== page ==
Making the Most of Small Gardening Spaces

From the Victory Gardens of World Wars I and II to today’s myriad urban gardens throughout the city, Milwaukeeans have proven there are no limits on what we can grow. Whether it’s a small city lot, a balcony or a windowsill, you can fill your space with greenery that provides beauty and sustenance.

Evaluate the Yard

When choosing a space to plant your garden, evaluate sun exposure and daylight hours. Six or more hours of direct sunlight is generally considered to be full sun, but lots of herbs will grow in partial sun/shade (three or four hours of direct sunlight). Those include bee balm, chives, chervil (also known as French parsley), cilantro, lemon balm, lovage, which has a taste similar to celery, mint, oregano, parsley and tarragon.

Calendula, a hearty annual that’s a genus of the marigold family, also grows in partial shade. It has bright orange and yellow blossoms that attract pollinators. Calendula has been traditionally used in Ayurvedic medicine to treat wounds, rashes and inflammation. UW-Madison’s Arboretum has several suggestions for Wisconsin native flowers that do well in shady gardens:

Now vegetables such as tomatoes, peppers, cucumbers, peas, beans and corn need full sun. Also, consider the time of day that sunlight falls on the planting space. The hours between sunrise and noon are generally shaded from the scorching afternoon sun. Cool season crops like lettuce and spinach may rot faster when exposed to afternoon July heat.

It might be tempting to fill garden spaces with as many plants as possible. The University of Minnesota Extension advises to choose plants wisely to avoid overcrowding. Plants that are too close together compete for soil nutrients and sunlight. Vines from winter squash and pumpkins spread and take up a lot of space, so those are not recommended for small yards.

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Vertical growing is a space-saving option for cucumbers and even tomatoes, which will grow upwards if trellised and guided properly. Mother Earth News notes the first rule of vertical growing is to know how tall your plants will get and place the tallest ones in the northern part of the garden, so they don’t block shade from the smaller ones.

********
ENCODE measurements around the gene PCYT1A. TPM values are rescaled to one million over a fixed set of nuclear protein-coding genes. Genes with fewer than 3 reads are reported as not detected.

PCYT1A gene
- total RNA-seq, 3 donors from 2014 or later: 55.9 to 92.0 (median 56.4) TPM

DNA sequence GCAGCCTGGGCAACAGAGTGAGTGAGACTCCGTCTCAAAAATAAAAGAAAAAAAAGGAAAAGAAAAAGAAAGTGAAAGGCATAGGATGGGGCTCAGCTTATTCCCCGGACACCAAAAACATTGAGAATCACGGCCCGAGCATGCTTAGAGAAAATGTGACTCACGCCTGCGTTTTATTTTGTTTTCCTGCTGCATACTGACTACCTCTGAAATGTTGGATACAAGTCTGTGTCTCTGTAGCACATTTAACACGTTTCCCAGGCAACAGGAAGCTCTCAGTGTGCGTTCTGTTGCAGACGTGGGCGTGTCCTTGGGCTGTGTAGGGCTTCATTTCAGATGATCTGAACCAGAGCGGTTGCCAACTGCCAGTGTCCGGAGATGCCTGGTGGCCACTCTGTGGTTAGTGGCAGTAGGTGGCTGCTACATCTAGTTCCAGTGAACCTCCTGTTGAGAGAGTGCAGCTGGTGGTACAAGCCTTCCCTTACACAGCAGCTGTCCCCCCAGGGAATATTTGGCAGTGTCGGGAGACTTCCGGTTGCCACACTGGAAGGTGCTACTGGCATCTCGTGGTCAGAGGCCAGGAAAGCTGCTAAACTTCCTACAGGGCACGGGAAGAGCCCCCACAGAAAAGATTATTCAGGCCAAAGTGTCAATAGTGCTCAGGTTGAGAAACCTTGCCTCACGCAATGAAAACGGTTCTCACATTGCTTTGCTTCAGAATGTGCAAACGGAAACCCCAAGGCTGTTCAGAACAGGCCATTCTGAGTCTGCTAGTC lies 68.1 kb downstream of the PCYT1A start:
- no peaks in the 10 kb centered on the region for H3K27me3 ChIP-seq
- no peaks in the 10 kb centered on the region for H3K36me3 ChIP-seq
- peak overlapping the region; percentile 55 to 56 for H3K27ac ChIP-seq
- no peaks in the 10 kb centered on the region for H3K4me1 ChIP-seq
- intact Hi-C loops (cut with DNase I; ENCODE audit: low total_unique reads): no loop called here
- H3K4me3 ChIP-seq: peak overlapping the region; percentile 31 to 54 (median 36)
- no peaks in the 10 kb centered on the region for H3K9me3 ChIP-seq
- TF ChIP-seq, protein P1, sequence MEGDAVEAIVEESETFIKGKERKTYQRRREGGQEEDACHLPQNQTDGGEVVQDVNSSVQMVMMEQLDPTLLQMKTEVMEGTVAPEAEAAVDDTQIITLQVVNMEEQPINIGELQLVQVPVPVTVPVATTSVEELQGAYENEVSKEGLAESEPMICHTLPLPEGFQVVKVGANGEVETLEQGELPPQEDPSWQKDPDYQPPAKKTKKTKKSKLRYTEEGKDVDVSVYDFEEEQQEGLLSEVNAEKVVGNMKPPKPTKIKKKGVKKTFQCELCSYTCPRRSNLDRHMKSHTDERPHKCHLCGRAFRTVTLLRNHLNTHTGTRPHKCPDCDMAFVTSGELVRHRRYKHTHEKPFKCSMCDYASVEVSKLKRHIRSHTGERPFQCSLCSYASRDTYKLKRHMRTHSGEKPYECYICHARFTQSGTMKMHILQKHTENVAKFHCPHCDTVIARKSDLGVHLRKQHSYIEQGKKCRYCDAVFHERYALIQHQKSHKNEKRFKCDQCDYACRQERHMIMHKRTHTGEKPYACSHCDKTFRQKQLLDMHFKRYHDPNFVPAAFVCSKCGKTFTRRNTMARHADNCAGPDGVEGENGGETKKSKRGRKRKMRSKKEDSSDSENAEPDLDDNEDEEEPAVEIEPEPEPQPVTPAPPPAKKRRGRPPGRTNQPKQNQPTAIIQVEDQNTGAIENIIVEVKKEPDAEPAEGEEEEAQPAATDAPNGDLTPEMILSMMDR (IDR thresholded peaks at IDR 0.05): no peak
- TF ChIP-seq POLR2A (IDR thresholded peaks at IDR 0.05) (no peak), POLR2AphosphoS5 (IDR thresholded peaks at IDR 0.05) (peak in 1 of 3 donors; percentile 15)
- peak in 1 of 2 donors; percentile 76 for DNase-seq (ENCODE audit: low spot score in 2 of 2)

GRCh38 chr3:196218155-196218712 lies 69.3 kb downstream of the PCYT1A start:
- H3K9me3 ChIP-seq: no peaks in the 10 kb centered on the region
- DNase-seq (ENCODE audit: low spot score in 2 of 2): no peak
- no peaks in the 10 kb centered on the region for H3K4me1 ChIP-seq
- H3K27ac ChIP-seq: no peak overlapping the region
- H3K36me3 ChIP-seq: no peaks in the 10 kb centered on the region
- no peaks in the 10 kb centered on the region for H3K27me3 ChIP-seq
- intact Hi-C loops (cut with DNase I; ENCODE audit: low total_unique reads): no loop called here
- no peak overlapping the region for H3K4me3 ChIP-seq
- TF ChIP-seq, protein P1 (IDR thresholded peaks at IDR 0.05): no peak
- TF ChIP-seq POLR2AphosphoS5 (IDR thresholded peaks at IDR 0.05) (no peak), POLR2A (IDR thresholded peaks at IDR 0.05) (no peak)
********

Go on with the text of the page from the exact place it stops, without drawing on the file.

Container Gardening

Container gardening has become a popular way to maximize space in urban yards and apartment balconies. Plants can be easily moved in or out of the sun as needed. The UW-Madison Horticultural Division advises it’s important to choose light-weight soil that’s high in organic matter. Look for a combination of compost, peat moss, perlite or bark.

The Farmer’s Almanac recommends plastic pots over clay ones, because plastic pots retain more moisture and won’t dry out as fast as terra-cotta. Choose pots with good drainage and add about one inch of coarse gravel at the bottom to improve drainage.

Modern horticulture has produced lots of varieties of classic vegetables to remain compact. Tomatoes such as Patio or Celebrity varieties have been hybridized (not GMO) to remain smaller and more suitable for small spaces. Lettuce, eggplant, peppers and radishes can also grow in containers. Hanging baskets aren’t just for flowers; herbs, cherry tomatoes and strawberries also work well in hanging baskets.

Bringing the Garden Indoors

Bright, sunny windowsills are ideal places to start the seeds for a small garden. There’s a variety of seed-starting kits available at area garden centers that make it easy, convenient and cost-effective to grow basic lettuce, sprouts, herbs and microgreens. Window greenhouses can also be made from recycled plastic trays and clam shells with drainage holes punched through. While windowsill gardens won’t produce enough of a yield to entirely sustain an individual or family, microgreens and herbs grown right on the windowsill add nutrition and a pop of flavor to salads, smoothies and other dishes.

Sheila Julson

Sheila Julson is also a freelance writer who enjoys capturing the stories behind Milwaukee’s happening food, beverage and urban farming scenes. She also writes articles about holistic health, green living, sustainability and human-interest features.

Read more by Sheila Julson

May 10, 2022

3:31 p.m